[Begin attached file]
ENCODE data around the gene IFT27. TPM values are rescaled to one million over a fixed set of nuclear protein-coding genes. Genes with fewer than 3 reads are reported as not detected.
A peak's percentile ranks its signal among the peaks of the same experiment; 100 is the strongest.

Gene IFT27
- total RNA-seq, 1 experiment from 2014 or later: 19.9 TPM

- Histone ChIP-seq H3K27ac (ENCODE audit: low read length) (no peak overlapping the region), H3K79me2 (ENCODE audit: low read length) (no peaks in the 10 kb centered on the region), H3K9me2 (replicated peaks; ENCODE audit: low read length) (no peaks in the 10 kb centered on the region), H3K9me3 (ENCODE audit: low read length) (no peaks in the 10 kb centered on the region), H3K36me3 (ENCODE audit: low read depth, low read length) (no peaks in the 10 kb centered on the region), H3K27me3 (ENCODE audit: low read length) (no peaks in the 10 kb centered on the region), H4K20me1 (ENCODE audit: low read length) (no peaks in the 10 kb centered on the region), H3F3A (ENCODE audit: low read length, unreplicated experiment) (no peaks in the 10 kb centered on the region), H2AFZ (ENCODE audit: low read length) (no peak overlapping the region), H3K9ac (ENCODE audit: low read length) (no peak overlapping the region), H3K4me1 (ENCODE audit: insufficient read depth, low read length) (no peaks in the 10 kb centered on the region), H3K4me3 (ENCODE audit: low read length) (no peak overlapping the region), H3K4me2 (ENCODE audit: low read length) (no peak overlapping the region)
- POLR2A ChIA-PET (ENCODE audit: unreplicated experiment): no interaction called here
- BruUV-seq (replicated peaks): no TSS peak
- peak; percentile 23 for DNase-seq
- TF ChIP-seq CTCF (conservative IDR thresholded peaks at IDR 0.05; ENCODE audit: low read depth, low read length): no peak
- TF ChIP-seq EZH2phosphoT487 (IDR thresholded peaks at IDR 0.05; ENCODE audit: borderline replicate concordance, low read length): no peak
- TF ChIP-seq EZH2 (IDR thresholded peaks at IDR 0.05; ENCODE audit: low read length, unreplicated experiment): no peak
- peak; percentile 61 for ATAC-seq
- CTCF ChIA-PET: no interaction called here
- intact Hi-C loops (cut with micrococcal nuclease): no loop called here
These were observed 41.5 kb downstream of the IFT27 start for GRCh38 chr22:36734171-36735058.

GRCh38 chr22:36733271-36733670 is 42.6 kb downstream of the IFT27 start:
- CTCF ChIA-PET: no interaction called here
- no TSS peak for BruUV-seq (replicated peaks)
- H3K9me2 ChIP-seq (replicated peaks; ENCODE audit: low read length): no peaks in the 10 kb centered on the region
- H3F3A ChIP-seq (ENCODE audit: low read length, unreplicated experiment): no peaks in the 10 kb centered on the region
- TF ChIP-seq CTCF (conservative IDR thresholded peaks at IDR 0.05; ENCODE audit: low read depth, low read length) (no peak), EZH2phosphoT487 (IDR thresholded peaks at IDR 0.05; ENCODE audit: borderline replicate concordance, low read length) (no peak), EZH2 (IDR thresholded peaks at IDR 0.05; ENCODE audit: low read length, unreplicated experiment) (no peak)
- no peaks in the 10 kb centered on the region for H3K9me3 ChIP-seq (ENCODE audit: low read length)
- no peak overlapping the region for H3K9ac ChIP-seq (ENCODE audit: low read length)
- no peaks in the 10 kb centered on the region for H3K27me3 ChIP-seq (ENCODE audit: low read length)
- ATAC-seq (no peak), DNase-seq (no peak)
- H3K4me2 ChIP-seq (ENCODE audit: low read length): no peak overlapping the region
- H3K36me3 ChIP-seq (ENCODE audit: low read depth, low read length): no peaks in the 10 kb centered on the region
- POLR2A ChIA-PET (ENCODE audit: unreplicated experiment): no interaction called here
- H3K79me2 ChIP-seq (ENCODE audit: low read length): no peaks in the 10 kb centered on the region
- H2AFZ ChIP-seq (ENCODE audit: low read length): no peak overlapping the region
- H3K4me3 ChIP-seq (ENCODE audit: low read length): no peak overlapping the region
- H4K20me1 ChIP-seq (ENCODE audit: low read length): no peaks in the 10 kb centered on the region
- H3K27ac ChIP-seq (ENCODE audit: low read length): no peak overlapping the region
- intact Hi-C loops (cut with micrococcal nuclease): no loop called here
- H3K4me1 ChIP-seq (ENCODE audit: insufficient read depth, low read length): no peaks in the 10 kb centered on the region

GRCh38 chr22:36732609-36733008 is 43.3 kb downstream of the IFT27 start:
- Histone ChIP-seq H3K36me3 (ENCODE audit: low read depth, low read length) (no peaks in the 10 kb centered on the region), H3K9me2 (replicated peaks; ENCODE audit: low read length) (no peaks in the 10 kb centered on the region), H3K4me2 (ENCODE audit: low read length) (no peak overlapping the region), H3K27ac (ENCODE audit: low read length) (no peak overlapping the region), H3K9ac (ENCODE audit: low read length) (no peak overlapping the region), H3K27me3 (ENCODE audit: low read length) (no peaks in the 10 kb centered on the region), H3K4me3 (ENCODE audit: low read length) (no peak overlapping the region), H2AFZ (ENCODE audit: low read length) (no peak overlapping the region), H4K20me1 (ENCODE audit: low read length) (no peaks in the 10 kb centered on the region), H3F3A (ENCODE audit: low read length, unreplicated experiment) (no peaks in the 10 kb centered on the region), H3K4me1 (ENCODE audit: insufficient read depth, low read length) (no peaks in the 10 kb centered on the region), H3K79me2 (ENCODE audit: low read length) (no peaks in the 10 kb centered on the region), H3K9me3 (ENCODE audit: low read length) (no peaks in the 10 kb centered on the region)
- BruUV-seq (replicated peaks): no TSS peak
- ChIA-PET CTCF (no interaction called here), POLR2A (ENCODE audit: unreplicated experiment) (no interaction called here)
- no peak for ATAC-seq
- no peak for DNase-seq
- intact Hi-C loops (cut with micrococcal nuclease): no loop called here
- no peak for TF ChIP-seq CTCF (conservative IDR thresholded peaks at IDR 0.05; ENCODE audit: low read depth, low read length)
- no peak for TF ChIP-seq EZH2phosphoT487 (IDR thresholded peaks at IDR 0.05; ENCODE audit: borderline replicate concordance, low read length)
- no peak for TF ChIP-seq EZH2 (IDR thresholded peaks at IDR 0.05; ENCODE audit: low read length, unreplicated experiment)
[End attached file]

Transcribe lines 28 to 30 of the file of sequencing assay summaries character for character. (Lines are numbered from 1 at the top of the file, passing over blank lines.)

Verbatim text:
- POLR2A ChIA-PET (ENCODE audit: unreplicated experiment): no interaction called here
- H3K79me2 ChIP-seq (ENCODE audit: low read length): no peaks in the 10 kb centered on the region
- H2AFZ ChIP-seq (ENCODE audit: low read length): no peak overlapping the region